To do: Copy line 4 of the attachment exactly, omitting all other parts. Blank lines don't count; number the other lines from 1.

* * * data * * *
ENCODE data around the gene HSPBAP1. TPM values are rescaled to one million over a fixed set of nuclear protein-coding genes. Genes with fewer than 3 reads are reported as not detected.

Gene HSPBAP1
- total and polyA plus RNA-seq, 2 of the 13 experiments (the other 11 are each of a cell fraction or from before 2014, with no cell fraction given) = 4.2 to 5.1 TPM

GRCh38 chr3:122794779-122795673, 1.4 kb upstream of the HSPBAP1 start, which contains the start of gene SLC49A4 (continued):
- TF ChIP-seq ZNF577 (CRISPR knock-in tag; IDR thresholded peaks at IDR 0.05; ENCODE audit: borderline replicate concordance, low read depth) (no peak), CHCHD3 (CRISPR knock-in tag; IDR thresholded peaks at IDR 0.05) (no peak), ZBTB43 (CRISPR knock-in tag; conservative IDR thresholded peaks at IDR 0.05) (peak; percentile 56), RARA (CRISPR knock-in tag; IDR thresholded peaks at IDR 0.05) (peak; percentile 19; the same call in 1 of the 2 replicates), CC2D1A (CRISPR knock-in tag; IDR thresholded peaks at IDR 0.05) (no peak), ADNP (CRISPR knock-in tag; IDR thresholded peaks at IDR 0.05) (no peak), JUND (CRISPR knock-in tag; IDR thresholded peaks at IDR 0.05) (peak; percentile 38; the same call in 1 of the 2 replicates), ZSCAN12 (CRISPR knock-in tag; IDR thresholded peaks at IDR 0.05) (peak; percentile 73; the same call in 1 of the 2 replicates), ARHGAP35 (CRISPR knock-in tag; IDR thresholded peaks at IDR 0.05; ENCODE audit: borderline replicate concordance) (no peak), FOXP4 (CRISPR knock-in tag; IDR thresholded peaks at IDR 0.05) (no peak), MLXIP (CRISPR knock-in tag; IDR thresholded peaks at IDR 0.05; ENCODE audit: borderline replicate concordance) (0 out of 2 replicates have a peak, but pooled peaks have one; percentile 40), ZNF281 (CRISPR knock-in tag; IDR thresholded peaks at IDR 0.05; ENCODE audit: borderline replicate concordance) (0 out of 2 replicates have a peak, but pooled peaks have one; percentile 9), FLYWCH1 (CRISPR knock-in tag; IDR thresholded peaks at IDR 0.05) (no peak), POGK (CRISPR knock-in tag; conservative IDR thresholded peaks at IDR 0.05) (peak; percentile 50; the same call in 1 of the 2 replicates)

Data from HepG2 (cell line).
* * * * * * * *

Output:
GRCh38 chr3:122794779-122795673, 1.4 kb upstream of the HSPBAP1 start, which contains the start of gene SLC49A4 (continued):